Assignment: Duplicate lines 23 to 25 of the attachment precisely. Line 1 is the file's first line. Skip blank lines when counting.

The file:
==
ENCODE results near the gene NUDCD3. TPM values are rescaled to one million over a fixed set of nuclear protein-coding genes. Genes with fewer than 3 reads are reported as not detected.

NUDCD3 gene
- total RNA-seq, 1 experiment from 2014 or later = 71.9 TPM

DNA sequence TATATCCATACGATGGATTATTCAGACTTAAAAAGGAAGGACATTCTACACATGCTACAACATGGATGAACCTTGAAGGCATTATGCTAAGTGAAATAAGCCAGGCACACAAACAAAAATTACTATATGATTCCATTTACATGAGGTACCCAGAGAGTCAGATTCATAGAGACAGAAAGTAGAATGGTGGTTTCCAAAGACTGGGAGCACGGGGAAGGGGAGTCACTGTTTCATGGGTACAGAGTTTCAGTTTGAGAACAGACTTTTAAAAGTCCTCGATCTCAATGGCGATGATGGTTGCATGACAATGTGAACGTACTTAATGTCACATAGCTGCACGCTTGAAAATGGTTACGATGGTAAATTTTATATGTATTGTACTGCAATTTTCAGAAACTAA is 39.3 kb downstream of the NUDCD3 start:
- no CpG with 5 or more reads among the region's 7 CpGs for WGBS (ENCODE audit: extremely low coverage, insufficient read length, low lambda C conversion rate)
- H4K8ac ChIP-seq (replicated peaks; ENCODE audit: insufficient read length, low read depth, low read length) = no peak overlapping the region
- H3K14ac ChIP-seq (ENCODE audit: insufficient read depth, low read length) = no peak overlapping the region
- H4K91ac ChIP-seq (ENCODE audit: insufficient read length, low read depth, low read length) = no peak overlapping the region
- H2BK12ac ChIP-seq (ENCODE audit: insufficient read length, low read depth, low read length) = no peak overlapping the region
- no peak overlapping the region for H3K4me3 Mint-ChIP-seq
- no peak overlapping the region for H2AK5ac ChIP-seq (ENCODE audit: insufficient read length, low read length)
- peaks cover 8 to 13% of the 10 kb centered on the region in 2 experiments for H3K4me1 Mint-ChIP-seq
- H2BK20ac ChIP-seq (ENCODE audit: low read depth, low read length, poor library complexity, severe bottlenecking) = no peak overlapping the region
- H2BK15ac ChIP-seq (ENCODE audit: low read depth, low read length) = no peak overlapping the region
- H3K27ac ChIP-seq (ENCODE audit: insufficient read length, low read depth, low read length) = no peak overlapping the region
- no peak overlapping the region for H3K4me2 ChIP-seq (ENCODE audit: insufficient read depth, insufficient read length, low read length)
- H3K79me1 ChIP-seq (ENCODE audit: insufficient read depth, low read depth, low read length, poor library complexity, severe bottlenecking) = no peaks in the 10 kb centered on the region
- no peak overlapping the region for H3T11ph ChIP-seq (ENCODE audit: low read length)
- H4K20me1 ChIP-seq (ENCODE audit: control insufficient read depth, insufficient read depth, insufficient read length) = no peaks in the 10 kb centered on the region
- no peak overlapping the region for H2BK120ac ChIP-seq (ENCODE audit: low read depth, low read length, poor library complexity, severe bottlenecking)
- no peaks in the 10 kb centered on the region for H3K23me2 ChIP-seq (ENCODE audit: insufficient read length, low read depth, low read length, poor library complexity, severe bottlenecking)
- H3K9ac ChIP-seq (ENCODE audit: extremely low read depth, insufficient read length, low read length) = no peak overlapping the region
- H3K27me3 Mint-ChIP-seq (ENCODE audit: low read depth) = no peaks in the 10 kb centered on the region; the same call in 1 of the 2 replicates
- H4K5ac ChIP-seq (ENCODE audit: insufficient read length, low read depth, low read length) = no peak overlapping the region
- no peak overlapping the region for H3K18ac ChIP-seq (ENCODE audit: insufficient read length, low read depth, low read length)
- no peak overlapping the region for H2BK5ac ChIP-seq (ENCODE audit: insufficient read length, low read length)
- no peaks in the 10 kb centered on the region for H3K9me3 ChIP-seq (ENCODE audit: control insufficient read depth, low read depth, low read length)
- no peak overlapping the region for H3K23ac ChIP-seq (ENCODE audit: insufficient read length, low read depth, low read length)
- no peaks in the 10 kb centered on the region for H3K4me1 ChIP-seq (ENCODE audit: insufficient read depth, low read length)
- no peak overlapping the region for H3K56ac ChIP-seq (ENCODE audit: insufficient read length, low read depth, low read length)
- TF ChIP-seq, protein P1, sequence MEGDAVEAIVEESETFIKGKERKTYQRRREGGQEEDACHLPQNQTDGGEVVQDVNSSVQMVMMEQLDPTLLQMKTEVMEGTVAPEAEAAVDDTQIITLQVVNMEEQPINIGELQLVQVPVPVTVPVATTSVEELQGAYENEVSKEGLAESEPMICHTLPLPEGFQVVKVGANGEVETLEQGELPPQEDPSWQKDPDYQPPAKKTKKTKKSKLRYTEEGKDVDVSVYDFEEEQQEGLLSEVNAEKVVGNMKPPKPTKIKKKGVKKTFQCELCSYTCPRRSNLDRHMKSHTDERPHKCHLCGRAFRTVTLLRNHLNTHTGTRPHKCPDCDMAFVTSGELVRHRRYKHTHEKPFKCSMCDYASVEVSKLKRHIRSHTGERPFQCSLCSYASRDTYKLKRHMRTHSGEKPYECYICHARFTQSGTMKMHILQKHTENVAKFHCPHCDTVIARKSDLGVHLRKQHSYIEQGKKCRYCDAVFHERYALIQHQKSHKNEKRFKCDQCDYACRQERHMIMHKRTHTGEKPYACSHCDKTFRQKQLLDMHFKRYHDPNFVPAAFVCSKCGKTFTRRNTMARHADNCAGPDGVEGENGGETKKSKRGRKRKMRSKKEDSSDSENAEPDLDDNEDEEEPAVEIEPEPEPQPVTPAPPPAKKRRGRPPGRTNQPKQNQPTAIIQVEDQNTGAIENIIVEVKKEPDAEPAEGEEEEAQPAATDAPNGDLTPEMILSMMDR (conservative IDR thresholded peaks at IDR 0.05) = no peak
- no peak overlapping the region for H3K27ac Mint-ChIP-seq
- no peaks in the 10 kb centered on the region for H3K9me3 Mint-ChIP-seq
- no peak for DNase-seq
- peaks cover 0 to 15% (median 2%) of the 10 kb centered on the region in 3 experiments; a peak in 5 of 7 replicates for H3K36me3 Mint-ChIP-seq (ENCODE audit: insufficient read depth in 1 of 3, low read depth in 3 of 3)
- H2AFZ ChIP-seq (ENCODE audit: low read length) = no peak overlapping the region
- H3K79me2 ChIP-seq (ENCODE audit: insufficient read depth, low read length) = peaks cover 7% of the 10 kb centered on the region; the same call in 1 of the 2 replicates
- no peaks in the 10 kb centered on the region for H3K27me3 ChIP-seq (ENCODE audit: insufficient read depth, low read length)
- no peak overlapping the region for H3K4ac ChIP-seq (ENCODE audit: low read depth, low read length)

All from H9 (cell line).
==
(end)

- H3K27me3 Mint-ChIP-seq (ENCODE audit: low read depth) = no peaks in the 10 kb centered on the region; the same call in 1 of the 2 replicates
- H4K5ac ChIP-seq (ENCODE audit: insufficient read length, low read depth, low read length) = no peak overlapping the region
- no peak overlapping the region for H3K18ac ChIP-seq (ENCODE audit: insufficient read length, low read depth, low read length)